Conflict and disasters displaced 30.6 million people within their own countries last year, according to a new report from the Internal Displacement Monitoring Centre (IDMC) and the Norwegian Refugee Council (NRC).
“This is the equivalent of more than 80,000 people displaced each day,” said Alexandra Bilak, Director of IDMC. “The scale of this displacement is dishearteningly familiar. This report shows why we need a new approach to address the huge costs of internal displacement, not only to individuals, but also to the economy, stability and security of affected countries.”
Key findings from the Global Report on Internal Displacement (GRID 2018) show that new displacement due to conflict and violence reached 11.8 million in 2017, almost double the figure of 6.9 million in 2016. Sub-Saharan Africa accounted for 5.5 million of these displacements, followed by the Middle East and North Africa with 4.5 million. This brings the total number of people living in internal displacement due to conflict close to 40 million worldwide.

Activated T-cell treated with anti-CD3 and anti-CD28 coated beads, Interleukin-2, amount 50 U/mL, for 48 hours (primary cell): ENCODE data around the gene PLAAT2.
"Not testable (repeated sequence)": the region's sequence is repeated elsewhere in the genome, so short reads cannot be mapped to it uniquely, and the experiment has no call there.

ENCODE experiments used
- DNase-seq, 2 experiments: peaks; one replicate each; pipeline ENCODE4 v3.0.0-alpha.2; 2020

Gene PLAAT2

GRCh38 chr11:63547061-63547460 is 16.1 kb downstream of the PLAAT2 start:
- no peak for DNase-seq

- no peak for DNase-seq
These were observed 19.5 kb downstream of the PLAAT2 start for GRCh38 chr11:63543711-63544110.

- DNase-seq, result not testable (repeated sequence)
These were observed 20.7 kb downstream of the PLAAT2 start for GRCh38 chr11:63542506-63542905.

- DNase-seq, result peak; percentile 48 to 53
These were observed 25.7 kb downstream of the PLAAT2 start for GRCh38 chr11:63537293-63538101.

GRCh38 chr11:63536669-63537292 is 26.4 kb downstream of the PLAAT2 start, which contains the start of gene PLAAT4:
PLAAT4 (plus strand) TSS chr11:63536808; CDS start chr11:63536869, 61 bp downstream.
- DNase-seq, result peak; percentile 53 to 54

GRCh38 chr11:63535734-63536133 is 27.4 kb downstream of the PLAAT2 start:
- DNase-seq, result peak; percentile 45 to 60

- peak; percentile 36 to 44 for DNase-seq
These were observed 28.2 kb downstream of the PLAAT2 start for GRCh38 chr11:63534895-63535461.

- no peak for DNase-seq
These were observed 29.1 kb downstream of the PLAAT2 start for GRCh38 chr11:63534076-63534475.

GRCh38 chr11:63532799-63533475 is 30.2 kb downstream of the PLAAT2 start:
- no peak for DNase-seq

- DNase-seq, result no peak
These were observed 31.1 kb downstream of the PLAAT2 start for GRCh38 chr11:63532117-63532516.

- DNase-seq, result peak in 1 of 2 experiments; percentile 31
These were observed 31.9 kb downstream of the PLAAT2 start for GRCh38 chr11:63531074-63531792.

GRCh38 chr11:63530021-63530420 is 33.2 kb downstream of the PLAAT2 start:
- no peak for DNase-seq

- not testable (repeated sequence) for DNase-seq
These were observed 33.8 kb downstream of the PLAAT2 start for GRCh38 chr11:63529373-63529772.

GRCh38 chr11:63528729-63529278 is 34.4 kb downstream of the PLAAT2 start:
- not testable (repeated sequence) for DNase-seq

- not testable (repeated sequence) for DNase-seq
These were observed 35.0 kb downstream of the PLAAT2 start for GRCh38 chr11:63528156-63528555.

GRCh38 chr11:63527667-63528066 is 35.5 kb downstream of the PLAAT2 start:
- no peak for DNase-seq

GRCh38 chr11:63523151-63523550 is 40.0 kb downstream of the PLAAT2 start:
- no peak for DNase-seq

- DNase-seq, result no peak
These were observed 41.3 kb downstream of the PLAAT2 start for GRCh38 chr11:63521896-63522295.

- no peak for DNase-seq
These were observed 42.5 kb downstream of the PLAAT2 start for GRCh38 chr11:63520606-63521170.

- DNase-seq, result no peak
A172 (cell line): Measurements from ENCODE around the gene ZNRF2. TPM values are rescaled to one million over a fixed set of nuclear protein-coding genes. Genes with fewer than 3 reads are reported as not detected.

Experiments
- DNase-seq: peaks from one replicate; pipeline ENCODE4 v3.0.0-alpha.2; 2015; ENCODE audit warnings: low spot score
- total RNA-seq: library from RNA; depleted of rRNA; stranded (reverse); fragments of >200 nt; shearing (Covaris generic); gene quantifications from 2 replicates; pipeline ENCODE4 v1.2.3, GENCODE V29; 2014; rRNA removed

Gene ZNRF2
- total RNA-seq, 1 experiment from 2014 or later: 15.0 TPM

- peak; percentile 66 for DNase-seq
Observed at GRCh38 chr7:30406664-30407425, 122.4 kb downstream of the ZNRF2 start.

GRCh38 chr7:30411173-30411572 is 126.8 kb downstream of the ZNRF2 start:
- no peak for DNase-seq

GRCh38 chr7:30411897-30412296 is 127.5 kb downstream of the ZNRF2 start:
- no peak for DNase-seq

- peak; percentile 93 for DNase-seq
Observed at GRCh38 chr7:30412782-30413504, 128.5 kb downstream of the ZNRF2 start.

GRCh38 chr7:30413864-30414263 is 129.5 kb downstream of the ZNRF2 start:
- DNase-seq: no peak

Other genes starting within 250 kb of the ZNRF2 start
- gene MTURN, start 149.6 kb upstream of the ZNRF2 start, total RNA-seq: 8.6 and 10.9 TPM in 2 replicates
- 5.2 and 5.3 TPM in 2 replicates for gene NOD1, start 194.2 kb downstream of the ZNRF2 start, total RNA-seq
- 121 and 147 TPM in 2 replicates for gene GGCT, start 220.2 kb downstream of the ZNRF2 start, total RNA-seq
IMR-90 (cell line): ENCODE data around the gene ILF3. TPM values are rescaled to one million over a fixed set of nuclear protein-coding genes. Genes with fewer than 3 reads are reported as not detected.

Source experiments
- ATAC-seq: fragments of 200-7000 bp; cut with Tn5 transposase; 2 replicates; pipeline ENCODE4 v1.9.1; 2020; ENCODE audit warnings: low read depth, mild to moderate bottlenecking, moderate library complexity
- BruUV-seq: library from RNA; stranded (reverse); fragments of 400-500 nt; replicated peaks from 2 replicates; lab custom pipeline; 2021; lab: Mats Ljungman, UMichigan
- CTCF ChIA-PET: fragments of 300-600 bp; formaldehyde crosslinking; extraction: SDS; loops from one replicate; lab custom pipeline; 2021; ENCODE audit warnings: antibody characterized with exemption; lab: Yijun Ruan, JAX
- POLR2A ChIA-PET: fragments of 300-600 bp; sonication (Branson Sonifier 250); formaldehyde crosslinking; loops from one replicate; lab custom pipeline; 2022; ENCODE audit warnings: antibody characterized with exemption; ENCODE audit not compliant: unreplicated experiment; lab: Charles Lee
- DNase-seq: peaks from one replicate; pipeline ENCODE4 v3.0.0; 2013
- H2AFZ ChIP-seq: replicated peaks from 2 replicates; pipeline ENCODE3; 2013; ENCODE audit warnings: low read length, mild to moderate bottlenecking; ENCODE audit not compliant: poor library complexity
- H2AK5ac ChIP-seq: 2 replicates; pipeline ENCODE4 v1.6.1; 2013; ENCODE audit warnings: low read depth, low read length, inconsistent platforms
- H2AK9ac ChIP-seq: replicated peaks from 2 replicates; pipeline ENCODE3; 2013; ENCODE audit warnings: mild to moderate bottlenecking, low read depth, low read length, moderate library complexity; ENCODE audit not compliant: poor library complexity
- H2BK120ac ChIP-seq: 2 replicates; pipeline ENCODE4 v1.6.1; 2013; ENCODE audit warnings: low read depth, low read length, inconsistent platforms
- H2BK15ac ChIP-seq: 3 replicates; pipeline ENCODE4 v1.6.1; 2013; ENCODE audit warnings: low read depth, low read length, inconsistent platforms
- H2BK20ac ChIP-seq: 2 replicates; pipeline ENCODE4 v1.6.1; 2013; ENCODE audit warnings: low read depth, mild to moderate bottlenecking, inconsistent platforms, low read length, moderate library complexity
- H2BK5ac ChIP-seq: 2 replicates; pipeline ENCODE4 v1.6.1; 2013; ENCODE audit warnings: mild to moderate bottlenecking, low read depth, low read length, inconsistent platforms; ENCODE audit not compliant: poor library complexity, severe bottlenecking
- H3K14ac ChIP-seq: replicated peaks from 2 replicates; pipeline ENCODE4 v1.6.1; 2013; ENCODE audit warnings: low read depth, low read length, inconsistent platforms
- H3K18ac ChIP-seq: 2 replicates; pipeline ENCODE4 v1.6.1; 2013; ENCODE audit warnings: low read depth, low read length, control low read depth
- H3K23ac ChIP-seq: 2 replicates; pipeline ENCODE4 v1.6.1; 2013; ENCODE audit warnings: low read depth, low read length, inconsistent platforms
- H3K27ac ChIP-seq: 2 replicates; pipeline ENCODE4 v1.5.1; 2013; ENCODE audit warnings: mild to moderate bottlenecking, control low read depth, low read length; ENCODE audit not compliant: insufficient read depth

“The staggering number of people forced to flee from their homes due to conflict and violence must serve as an eye opener to us all,” said Jan Egeland, NRC’s Secretary General. “We are getting better at providing emergency aid, but we need to put a lot more effort into preventing displacement, protecting people, and finding long-term solutions.”
The report also shows that in 2017, disasters displaced 18.8 million people in 135 countries. Of these, 8.6 million displacements were triggered by floods, and 7.5 million by storms, especially tropical cyclones. The worst affected countries were China with 4.5 million, the Philippines with 2.5 million, Cuba and the US each with 1.7 million, and India with 1.3 million displacements.
In 2017, cyclones displaced millions of people around the world, including Mora which struck Bangladesh in May and hurricane Irma that wreaked havoc in the Atlantic in August.
Complex emergencies in places like Yemen and South Sudan, involving a breakdown in the rule of law, a weakened economy and limited humanitarian access, also led to significant displacement.
“Internal displacement often heralds the start of broader crises. While we have seen some useful policy progress since the adoption of the Guiding Principles on Internal Displacement 20 years ago, it is nowhere near enough to cope with, much less reduce, the scale of the problem,” said Bilak.
Bilak added, “without renewed action, we risk failing millions of internally displaced people worldwide, and holding back the development of the countries which host them. It’s time for an honest conversation on the most effective ways to turn the tide on this global crisis. This conversation must be led by affected countries and receive full support from the international community.”